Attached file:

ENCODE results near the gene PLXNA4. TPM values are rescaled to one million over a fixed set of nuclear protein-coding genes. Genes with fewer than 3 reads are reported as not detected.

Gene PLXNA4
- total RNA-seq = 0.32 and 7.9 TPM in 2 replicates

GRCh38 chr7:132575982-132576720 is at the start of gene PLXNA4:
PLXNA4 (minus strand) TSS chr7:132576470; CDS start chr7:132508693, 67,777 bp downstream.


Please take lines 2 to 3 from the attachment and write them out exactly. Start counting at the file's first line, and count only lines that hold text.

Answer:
Gene PLXNA4
- total RNA-seq = 0.32 and 7.9 TPM in 2 replicates